Superdelegates have been a controversial topic throughout the 2016 Democratic primary, and the debate over the fairness of their inclusion in the nomination process can be expected to intensify as it grows increasingly likely that frontrunner Sec. Hillary Clinton will not secure enough pledged delegates during the primaries to get the delegate majority needed for the nomination. That means she may end up needing superdelegates to get her to the 2,383 required to win it. When is the last time superdelegates mattered?
Democratic National Committee Chair Debbie Wasserman Schultz has attempted to quell the anger of Sanders supporters, who early on feared the supers would vote for Clinton even if Sanders won the popular vote, by saying that they "have never been a determining factor in who our nominee is since they've been in place since 1984," PolitiFact reported. But did they play an important role in 1984?
No election since 1984 has required superdelegates to tip the nomination one way or another, but that year's may have. That's right — may have. Apparently, the delegate allocation system is so complex that party leaders at the time as well as news outlets actually disagreed on whether candidate Walter Mondale, who was competing against Gary Hart and Rev. Jesse Jackson, had won a delegate majority during the primaries.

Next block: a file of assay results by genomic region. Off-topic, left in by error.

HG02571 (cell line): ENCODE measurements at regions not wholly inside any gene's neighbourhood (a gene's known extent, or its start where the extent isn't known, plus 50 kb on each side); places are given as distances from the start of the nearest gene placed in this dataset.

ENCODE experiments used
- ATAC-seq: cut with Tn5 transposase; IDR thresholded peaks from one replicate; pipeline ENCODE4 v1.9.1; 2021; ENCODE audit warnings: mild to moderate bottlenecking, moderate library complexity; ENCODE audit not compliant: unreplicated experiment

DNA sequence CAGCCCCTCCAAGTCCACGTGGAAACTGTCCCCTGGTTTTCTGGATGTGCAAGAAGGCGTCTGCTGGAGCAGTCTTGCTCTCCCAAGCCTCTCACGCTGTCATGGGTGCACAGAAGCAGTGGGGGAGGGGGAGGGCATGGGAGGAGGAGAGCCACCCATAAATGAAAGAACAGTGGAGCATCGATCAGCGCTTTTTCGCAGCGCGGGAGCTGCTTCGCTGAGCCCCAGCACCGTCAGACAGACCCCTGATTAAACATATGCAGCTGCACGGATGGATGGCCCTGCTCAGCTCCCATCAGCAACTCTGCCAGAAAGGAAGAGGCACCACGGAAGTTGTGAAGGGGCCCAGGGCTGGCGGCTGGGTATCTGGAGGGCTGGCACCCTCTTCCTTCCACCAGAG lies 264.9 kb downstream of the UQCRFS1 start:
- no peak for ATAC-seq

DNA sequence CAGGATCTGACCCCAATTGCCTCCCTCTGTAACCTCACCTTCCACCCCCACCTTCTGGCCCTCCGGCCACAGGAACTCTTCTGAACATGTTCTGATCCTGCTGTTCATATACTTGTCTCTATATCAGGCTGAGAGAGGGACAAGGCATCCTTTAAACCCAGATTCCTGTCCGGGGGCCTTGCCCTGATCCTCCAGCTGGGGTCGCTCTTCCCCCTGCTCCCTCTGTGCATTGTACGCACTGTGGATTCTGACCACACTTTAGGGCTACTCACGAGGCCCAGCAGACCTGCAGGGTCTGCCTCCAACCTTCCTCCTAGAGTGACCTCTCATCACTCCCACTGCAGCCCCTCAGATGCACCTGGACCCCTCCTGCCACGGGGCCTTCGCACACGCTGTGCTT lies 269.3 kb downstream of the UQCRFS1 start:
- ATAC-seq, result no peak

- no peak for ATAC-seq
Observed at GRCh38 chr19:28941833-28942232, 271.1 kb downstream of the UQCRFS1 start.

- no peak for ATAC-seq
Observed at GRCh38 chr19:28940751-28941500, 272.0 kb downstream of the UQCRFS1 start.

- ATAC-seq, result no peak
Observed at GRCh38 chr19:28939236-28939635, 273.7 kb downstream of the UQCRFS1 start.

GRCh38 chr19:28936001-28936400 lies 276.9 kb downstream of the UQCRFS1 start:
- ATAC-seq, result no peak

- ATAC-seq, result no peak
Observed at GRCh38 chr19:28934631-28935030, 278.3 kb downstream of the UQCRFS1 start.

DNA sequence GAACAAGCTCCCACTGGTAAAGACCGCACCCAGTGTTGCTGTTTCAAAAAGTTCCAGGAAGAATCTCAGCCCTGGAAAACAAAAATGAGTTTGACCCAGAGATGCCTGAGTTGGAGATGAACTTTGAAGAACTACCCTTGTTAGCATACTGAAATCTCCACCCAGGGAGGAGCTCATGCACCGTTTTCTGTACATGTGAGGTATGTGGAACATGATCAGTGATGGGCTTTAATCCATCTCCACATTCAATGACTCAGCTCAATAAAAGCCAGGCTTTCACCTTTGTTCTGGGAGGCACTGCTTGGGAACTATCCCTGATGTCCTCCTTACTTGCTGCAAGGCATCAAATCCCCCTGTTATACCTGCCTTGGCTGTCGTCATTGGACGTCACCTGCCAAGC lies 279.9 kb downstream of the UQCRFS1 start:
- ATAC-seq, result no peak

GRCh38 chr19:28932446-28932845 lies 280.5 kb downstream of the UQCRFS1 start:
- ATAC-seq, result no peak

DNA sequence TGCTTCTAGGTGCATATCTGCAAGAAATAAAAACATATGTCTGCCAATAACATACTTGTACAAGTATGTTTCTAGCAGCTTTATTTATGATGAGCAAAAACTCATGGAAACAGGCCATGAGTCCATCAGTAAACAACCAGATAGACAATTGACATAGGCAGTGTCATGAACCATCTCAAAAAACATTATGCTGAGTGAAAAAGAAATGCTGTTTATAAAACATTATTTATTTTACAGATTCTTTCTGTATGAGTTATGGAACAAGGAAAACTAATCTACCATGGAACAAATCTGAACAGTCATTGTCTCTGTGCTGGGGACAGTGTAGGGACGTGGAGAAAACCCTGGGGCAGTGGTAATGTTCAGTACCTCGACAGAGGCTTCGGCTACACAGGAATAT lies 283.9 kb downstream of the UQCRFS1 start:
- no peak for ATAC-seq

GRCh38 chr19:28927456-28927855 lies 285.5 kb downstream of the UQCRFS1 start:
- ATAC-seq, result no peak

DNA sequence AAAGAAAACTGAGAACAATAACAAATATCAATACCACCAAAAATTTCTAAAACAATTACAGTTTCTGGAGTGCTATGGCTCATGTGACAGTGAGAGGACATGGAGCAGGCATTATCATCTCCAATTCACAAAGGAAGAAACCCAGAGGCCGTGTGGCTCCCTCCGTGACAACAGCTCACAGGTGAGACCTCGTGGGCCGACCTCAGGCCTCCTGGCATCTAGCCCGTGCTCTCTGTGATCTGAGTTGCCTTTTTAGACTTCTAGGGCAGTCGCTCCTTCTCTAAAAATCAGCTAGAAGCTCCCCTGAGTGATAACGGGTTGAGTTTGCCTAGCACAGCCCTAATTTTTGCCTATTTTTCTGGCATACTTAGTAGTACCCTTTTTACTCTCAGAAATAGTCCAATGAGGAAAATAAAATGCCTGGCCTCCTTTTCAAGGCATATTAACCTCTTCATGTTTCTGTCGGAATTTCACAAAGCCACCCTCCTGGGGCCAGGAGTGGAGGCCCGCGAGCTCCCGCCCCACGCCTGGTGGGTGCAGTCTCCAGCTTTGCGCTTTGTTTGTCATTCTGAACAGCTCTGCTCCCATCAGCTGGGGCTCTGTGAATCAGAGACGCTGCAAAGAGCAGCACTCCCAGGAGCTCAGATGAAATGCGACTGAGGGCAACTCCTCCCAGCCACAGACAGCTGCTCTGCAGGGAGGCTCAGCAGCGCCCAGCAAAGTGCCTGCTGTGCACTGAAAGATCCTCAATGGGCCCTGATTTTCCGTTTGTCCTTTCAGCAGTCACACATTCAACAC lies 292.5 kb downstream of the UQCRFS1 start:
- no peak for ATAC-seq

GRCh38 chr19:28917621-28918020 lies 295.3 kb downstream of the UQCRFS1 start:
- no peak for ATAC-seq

An Associated Press article at the time said Mondale was still short of a majority after the last primaries. University of Oregon Professor Priscilla Southwell told PolitiFact that, though Mondale won a plurality of votes, he wouldn't have won a majority of delegates on the first round of voting at the Democratic National Convention without the supers siding with him.
A woman who counted delegates for Mondale named Elaine C. Kamarck muddied the waters further, telling PolitiFact that it may have been unbound delegates from state elections that tipped the nomination to Mondale, not superdelegates, whose unbound status is attributed to the office they hold or held. So, according to Kamarck, it may not have necessarily been supers who tipped the nomination, but it was, nonetheless, delegates unbound by the primary results.
Clinton needs about 80 percent of the pledged delegates in the last week of primary voting to reach 2,383 — a very tall order, and one not likely to be served up. The last time superdelegates mattered, maybe, was 1984. But in 2016, the importance of the supers is poised be more apparent.